This intriguing autobiographical wee film helmed by Egyptian/American filmmaker Sam Abbas who wrote, directed and starred in it, is full of promise which sadly is often over-shadowed by the movie’s rather deadpan and flat production.
Abbas plays Rami living in New York’s Lower East Side with his fiance Sara (Nikohl Boosheri) who is anxious to plan their wedding but fails to stir any enthusiasm at all from Rami. Neither does his traditional Muslim mother in her stream of regular phone calls, and it seems that his heart is really not in the matter.
The reason soon becomes clear as he is having sex with two seperate men strictly on the downlow, and when he is with either of them, this is the nearest we ever see Rami express any emotion at all. He is leading this double life stringing everyone along until Sara listens to a voicemail on Rami’s phone and discovers the real reason for his reluctance to agree on the wedding plans.
Abbas shoots the whole thing in a dim light using the fixed frames which are positioned at a distance from the action so there are no close ups. It certainly makes the already languid pace seem even slower and dissipates the little energy there is . The only hint of any passion is when Sara discovers Rami has been sleeping with Lee and finally blows up.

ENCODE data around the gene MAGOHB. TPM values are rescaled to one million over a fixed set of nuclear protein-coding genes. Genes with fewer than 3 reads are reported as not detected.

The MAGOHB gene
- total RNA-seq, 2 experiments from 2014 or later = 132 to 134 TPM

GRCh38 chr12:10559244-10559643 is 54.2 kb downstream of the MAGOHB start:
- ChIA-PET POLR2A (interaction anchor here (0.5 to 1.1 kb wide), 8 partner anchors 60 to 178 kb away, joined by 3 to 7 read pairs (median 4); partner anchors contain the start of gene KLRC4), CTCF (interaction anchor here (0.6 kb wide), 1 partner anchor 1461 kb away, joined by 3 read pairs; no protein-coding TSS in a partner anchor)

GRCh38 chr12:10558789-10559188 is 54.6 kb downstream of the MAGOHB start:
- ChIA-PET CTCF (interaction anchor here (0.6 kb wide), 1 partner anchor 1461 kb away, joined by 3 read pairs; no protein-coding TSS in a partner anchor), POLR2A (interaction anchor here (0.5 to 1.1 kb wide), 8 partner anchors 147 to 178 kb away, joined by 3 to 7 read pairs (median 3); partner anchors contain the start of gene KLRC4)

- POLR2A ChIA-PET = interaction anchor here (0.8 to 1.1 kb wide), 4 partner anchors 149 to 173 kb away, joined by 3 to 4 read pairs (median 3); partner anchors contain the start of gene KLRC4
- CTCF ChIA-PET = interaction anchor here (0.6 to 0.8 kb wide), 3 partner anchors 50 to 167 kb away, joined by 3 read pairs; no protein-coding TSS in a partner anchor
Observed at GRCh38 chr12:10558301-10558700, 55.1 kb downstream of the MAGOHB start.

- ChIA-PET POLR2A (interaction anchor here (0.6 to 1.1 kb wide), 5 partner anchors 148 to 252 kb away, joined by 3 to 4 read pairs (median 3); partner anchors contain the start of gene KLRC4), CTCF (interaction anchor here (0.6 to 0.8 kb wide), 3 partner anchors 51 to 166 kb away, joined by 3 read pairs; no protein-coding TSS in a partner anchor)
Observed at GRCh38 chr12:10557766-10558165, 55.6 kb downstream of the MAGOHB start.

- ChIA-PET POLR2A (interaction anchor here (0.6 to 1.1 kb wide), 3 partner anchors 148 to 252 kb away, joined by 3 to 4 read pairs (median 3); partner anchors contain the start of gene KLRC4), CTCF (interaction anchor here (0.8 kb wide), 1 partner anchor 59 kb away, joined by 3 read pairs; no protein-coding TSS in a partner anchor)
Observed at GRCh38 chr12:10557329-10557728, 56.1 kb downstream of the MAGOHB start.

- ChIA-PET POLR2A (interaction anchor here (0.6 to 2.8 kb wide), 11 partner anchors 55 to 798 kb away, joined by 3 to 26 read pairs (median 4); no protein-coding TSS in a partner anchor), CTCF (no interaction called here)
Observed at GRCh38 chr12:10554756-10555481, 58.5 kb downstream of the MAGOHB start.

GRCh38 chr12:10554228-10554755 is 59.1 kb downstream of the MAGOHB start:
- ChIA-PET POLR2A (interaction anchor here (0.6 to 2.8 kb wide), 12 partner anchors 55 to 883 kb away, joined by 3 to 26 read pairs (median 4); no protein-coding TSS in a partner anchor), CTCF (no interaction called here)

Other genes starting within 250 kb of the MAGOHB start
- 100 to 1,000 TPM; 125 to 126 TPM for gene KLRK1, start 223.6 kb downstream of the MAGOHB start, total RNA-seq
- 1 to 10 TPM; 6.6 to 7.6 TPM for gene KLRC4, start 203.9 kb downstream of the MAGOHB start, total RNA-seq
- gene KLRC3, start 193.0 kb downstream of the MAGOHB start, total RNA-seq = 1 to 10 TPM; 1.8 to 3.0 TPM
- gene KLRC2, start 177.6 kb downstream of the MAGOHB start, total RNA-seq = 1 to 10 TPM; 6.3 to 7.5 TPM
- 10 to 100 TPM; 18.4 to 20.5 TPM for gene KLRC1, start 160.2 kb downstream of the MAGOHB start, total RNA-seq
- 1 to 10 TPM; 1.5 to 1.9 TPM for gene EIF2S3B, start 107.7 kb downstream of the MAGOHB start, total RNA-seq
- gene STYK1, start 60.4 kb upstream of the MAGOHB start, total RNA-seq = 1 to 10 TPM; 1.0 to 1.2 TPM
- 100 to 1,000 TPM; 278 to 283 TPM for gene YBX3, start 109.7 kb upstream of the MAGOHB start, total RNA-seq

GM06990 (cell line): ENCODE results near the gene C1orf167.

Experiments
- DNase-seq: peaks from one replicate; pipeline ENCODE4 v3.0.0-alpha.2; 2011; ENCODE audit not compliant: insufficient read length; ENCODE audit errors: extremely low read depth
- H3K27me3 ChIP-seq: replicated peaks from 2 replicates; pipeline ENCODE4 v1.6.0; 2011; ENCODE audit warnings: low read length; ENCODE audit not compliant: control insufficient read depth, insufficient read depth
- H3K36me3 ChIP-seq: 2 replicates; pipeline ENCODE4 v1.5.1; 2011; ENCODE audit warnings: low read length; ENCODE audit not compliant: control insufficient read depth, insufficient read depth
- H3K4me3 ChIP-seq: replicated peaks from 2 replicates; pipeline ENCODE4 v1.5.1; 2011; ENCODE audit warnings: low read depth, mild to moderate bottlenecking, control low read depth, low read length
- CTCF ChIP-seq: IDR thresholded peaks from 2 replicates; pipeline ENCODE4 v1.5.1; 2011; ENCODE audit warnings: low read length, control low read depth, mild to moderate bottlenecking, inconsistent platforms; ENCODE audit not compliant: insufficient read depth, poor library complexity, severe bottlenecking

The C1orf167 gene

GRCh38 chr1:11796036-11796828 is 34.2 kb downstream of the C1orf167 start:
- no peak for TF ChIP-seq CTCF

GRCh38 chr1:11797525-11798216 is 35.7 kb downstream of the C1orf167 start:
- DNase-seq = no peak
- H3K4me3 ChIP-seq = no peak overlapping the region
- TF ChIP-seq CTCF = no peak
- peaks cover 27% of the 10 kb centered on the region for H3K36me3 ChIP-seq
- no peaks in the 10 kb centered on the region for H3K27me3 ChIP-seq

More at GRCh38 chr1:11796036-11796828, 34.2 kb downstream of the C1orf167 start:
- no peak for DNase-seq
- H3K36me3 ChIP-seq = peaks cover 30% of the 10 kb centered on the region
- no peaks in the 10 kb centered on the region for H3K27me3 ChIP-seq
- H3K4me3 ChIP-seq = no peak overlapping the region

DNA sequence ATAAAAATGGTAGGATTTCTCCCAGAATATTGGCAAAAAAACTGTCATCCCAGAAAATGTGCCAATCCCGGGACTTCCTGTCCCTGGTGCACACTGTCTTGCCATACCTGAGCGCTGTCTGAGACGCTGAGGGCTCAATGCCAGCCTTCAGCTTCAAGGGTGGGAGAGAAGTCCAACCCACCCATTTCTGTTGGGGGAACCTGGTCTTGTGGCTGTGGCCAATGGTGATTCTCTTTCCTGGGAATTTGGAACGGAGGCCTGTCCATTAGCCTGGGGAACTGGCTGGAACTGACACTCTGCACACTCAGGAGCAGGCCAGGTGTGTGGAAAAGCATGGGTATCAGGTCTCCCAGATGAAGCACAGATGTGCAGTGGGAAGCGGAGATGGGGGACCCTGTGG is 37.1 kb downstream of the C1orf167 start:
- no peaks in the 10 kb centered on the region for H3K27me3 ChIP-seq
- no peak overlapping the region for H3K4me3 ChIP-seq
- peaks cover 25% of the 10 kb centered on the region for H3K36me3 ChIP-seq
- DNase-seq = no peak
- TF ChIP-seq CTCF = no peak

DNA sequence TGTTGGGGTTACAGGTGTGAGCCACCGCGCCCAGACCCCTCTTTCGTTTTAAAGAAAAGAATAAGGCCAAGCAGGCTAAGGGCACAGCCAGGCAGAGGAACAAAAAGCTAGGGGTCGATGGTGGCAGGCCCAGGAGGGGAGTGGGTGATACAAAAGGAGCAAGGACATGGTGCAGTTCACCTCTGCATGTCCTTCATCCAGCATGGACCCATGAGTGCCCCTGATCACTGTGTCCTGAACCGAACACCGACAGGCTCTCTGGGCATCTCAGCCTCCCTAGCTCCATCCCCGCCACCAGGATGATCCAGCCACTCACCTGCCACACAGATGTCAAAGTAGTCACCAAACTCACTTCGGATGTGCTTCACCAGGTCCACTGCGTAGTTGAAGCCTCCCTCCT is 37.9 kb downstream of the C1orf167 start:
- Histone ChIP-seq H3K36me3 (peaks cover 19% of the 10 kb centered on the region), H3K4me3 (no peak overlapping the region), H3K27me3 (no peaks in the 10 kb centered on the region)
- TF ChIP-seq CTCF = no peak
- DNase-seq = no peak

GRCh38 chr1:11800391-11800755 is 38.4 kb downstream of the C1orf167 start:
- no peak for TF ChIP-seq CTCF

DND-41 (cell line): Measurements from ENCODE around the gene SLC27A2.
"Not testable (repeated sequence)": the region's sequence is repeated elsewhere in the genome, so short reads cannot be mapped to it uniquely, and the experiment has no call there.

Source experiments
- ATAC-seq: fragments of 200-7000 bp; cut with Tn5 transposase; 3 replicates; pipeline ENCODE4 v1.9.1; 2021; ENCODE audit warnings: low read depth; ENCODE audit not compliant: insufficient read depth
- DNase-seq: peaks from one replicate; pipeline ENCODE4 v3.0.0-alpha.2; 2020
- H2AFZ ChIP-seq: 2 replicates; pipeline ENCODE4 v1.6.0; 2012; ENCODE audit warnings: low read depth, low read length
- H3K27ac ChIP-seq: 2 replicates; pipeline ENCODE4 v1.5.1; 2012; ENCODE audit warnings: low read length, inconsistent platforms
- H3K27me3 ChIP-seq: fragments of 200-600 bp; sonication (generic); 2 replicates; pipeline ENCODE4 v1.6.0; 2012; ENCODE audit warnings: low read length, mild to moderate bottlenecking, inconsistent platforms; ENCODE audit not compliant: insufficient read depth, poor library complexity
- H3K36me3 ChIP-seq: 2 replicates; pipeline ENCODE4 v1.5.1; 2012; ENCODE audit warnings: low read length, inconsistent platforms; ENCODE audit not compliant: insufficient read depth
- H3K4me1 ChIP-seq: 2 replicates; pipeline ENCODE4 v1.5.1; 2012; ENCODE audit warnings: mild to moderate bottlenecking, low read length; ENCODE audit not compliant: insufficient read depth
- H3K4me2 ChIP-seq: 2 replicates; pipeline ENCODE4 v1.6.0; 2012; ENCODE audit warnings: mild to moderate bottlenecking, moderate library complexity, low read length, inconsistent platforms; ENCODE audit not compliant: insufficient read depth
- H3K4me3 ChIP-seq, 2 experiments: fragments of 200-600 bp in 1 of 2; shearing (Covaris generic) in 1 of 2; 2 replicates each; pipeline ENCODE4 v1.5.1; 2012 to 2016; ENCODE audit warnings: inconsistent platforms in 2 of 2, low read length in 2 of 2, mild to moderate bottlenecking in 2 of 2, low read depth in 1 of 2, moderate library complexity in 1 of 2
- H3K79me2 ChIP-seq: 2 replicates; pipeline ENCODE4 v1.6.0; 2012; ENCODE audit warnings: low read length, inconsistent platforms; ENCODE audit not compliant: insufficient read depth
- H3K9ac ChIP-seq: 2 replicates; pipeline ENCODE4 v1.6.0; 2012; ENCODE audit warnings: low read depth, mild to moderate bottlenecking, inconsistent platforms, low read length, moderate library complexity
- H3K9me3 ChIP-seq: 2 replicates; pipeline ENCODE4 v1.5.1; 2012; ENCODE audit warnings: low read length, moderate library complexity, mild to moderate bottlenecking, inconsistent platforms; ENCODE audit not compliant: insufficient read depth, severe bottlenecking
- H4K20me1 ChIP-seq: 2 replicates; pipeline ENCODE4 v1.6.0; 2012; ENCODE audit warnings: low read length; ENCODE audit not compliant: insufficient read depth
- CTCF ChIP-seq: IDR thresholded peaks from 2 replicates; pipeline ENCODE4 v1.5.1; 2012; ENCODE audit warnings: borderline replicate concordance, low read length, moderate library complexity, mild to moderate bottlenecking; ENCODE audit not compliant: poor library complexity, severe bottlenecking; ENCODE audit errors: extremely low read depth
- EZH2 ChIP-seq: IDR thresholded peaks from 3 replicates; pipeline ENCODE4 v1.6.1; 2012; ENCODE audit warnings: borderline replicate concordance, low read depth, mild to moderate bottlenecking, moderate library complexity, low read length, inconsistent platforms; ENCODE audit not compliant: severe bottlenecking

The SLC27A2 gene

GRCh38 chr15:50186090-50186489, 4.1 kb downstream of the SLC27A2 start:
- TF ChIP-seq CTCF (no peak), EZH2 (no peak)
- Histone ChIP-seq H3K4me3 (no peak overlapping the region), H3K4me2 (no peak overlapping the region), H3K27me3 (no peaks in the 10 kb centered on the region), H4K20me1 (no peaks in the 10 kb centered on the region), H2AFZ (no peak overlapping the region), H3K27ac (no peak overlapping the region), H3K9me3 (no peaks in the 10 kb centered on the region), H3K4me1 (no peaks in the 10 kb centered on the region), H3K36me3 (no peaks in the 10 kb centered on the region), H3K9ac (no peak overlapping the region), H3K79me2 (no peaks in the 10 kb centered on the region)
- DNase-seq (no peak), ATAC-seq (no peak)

There are plenty of gaps in the story but that is definitely to Abbas’ credit for allowing audiences to use their imagination filling them in
Meanwhile the back story to the making of Abbas’s debut feature is quite fascinating as Abbas’ company ArabQ Films has a mission to produce queer-themed movies which can only operate virtually in the country’s increasingly authoritarian and state-sanctioned, virulently homophobic polity and will have nigh-on-impossible opportunities to screen them in Egypt. It will be interesting where he, and the film, will go from here.
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